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Christchurch councillors split over need to contribute £420,000 towards unwanted merger costs

Christchurch Borough Council, the local authority that had been fighting tooth and nail against a planned government shake-up in Dorset, will have to decide whether to contribute more than £420,000 from unallocated reserves to the very reform they battled against.

In what one councillor called a “slap in the face of residents,” the local authority’s resources committee heard in its last meeting that it will have to contribute hundreds of thousands towards the cost of the local government review (LGR) programme, on top of the £72,320 it has already dished out.

However, this falls short of what proportionally larger councils in the region will have to set aside in the hopes of establishing a unitary council in the region. Bournemouth, which represents almost half of the region’s population, will have to contribute more than £3m this year and over £1m in 2019-20.

Christchurch Borough and Dorset County councils both represent 6.23% of the population in the region, whilst Poole, the fourth local authority to join the unitary, represents 38.20%.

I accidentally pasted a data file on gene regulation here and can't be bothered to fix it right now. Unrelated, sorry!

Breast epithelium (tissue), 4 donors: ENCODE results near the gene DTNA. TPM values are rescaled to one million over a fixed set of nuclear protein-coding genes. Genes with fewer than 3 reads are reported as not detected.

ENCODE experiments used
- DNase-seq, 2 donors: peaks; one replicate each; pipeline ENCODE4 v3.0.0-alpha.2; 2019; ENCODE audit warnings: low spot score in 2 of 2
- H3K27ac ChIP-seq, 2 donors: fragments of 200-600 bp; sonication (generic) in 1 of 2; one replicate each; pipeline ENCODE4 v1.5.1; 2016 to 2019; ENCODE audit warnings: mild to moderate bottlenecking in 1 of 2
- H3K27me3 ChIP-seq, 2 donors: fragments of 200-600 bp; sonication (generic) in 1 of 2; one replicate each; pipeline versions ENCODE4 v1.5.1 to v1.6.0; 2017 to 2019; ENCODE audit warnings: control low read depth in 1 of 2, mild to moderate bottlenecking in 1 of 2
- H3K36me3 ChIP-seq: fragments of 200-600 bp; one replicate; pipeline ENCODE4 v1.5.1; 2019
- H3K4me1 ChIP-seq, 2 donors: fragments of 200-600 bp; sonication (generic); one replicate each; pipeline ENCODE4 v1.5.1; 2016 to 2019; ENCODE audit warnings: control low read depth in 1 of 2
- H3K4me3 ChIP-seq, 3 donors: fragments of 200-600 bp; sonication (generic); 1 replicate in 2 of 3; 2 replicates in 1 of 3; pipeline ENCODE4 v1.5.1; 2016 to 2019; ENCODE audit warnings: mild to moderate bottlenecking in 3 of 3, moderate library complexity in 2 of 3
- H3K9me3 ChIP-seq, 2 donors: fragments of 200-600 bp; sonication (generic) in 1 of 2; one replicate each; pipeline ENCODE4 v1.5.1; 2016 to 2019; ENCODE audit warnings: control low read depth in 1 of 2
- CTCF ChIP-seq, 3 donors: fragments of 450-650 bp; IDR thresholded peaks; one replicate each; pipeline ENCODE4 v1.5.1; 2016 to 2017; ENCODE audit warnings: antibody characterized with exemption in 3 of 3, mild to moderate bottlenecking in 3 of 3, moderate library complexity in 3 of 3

In board papers for the resource committee, Christchurch warned that if sufficient funding is not available, the LGR programme “may stall and affect the creation of the new BCP [Bournemouth, Christchurch and Poole] Council.”

While it doesn’t know what its contribution will have to be next year, it confirmed that it had enough reserves to fulfil the request this year.

The recommendation will now be put to the Full Council during a meeting next week.

According to the Bournemouth Echo, councillors were split over the motion at the resources meeting. One official, Cllr Colin Bungey, called the move “insult to injury” and “another slap in the face for the residents of Christchurch,” many of whom didn’t want to proceed with the reform in the first place – despite central government support for the proposal.

But the mayor of Christchurch, Cllr Lesley Dedman, supported it. “Since we have been forced into it we have to make sure it is funded properly so it has the chance to do the job it intended to do,” she noted, according to local reports.

Christchurch’s attempt to block the merger ended up in the High Court and Court of Appeal earlier this year, but was eventually brought to a close in August when the authority accepted legal defeat.


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